HUDSON — The much-loved Hudson landmark Willow Inn plates its final meals tonight. The resto-pub-hotel located in a former trading post has been in business west of Montreal for over 40 years, serving rustic meals with distinctly country vibes — and as Global News reports, it has built up ample goodwill in the Hudson community. The owner is retiring, and has put the hotel on the market. Despite some swirling rumours about established restaurant folk purchasing the lakeside venue, there are no takers so far.
SAINT-BRUNO-DE-MONTARVILLE — Ominous news for celebrity-ish chef Jérôme Ferrer's Montreal-based chain of fancy casse-croutes: the St-Bruno-de-Montarville location, a short distance off the island, has already failed. It barely lasted three months, which can hardly be comforting news for Ferrer's team, who are hoping to have a total of eight Jerry Ferrer Casse-Croûte du Terroir locations and two food trucks around Montreal, including another two downtown. You can still get your fix of lobster poutine and surf 'n' turf burger at one of the other four open locations. The chain tells Eater that they decided to close St-Bruno for unspecified "business reasons", but they remain on good terms with the restaurant's franchisee. The existence of the St-Bruno location has also been scrubbed from their website.
DOWNTOWN — There's one fewer place to get a decent burrito downtown as Jimmy Guaco on Peel Street, near the Windsor Hotel, has reportedly closed and stripped out all its fittings. It was one of four stores for the Ontario micro-chain, and the only one in Quebec, and also one of the better pseudo-Mexican spots in the city — relatively speaking, we all know Montreal isn't a burrito town.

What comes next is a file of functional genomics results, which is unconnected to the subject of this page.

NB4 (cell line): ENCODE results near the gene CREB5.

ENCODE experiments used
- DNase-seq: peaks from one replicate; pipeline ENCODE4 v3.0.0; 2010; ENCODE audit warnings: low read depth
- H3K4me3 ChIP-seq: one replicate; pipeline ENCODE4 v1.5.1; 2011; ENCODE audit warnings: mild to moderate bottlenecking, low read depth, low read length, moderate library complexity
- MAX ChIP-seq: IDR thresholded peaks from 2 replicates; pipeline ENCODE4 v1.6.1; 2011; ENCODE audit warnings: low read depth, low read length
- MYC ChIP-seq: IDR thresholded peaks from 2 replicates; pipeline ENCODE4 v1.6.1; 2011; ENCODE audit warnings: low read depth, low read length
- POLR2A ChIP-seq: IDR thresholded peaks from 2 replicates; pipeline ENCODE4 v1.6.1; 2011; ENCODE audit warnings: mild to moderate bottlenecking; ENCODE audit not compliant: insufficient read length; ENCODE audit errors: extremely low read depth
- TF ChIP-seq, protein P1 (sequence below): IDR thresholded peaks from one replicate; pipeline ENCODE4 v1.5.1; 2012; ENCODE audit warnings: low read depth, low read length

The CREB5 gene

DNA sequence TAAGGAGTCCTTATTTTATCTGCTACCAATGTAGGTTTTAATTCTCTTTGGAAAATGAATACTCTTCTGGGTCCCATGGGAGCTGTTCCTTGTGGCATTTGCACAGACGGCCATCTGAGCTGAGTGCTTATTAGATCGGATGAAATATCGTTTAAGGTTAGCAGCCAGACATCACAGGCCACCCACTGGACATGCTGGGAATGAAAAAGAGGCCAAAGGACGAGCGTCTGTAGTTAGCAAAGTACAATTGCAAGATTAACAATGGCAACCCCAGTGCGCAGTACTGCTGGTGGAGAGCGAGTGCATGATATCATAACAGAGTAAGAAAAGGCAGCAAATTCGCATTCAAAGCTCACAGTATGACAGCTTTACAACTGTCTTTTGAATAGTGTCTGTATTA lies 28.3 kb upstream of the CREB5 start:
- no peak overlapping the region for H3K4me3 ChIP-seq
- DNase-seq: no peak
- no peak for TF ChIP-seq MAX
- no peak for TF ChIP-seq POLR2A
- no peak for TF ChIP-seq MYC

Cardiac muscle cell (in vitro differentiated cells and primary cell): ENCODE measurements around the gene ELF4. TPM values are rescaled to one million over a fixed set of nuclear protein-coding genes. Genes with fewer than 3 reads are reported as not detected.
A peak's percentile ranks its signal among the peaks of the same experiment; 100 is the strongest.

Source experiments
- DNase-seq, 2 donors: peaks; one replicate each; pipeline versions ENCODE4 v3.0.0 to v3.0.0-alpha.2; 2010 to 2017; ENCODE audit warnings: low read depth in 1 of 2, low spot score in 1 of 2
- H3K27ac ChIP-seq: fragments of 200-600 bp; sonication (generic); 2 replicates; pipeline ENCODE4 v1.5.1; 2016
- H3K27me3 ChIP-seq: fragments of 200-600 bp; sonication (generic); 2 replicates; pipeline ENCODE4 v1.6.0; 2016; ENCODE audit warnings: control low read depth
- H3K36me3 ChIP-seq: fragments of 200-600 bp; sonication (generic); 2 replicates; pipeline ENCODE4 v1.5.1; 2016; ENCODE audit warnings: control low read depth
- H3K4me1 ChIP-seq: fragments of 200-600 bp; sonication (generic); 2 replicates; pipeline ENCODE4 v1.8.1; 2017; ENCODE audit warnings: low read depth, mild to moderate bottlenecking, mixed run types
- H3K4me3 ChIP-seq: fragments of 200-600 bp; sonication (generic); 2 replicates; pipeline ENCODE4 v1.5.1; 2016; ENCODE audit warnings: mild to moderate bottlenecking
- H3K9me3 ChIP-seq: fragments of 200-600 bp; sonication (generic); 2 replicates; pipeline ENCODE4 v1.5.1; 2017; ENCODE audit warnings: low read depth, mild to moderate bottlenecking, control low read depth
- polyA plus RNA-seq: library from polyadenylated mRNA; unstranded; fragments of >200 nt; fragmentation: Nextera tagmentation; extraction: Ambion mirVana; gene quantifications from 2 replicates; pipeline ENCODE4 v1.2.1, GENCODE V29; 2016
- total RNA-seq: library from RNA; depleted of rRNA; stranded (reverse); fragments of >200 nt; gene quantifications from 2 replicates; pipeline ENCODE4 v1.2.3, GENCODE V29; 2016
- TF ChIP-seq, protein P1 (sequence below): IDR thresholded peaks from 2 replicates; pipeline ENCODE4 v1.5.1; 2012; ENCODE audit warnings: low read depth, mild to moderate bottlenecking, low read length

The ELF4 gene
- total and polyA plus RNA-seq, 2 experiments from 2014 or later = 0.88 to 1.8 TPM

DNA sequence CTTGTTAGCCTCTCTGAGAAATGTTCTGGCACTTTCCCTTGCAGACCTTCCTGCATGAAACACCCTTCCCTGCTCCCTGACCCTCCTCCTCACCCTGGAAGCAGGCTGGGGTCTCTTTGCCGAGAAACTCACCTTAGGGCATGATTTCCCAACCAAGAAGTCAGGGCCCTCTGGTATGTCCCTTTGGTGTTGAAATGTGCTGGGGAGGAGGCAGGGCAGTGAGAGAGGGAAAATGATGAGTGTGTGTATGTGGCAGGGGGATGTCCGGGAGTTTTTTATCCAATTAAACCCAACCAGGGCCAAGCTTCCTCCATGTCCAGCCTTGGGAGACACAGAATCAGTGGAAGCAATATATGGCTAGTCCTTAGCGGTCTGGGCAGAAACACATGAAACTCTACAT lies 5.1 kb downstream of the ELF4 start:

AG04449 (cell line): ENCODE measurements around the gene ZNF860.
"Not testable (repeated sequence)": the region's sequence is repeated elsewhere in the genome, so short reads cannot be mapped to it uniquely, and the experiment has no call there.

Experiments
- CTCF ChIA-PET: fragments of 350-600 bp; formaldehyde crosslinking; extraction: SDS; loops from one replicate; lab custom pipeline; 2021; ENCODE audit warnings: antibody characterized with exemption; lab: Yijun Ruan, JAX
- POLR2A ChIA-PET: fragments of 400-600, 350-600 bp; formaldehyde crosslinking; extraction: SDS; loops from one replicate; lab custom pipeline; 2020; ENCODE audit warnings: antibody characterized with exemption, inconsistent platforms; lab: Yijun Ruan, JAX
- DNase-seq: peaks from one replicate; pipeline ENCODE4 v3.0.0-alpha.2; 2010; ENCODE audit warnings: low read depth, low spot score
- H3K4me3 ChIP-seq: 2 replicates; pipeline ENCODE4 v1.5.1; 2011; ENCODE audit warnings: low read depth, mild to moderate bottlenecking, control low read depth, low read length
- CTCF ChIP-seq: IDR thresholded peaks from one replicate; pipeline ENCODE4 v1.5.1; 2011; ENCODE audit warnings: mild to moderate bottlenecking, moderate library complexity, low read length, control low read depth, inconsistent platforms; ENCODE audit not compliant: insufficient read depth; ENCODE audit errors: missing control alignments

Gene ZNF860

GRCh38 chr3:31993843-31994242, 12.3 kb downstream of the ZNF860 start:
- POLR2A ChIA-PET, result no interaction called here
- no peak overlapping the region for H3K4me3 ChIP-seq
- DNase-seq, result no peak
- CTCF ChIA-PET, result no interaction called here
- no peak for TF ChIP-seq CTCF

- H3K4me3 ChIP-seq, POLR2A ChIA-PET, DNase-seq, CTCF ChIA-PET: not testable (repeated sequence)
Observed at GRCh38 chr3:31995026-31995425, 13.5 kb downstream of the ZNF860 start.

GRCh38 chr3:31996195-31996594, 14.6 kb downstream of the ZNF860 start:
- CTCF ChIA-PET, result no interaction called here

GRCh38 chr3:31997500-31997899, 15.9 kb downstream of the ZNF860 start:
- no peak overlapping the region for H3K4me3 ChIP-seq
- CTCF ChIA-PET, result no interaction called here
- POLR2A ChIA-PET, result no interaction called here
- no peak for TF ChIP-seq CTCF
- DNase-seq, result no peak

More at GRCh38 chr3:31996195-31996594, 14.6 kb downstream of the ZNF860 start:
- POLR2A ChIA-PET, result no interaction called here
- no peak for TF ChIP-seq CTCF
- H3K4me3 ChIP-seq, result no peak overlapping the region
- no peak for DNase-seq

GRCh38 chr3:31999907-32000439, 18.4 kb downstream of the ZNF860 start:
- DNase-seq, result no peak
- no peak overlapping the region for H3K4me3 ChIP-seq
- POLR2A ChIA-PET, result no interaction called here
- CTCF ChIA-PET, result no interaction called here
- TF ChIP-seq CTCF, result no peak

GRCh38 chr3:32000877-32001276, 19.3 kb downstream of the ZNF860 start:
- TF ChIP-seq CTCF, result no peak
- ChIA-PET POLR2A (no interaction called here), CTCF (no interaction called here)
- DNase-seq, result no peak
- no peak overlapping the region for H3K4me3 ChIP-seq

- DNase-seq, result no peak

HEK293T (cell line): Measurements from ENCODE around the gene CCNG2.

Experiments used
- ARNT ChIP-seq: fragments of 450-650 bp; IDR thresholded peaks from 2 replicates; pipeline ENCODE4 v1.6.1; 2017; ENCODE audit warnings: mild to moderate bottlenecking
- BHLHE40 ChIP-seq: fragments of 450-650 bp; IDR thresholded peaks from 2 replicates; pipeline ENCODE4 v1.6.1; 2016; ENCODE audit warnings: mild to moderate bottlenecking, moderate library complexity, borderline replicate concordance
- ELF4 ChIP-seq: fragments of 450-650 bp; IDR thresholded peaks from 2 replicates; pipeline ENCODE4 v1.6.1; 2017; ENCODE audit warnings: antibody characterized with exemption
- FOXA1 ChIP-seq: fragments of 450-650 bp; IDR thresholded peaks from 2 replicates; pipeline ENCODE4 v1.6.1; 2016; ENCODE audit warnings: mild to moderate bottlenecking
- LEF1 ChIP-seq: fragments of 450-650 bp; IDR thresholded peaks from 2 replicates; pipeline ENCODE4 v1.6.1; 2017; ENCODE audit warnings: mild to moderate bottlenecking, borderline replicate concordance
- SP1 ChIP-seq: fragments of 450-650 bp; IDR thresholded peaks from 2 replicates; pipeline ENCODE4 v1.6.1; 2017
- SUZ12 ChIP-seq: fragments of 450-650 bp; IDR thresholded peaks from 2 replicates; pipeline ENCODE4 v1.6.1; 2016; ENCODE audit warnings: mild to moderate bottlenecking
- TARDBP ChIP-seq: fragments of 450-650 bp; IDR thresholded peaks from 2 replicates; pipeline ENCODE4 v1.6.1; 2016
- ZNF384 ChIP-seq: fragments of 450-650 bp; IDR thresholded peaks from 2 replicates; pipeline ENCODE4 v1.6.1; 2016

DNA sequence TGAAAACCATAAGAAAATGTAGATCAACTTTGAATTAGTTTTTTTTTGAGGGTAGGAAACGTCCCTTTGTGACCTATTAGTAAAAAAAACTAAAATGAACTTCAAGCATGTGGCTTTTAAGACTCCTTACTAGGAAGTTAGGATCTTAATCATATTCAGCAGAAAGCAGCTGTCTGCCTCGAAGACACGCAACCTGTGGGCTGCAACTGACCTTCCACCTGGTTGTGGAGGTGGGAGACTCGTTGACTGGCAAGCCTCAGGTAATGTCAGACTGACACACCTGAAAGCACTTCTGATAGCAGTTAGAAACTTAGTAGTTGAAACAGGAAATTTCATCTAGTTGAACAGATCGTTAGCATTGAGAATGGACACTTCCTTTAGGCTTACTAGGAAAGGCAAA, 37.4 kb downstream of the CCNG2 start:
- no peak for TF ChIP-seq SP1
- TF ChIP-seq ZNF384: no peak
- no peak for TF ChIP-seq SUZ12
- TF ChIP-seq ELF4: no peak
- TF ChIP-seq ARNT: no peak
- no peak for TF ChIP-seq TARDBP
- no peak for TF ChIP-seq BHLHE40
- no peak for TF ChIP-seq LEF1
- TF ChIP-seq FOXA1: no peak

DOWNTOWN — Staying on Peel, there's now one less Harvey's downtown, formerly the only fast food chain in Canada with a reliable veggie burger.
SHAUGHNESSY VILLAGE — One of the city's favourite pad thais will be no longer, at least for the time being. Cuisine Bangkok, popular amongst Concordia University students and general downtowners, announced on Facebook it will plate up its final noodles and curries this Sunday (October 16). Bangkok's host organism, the Faubourg Sainte-Catherine food court has been in a state of decline for several years now. Local journalist Taylor Noakes has an article that details the fall from grace of what was probably the city's only decent food court — perhaps unbelievably, the Faubourg even had an outpost of Grumman '78 just a few years ago. The food court is reportedly set to close, too. Bangkok tell Eater they plan to reopen eventually, but no location or date has been set.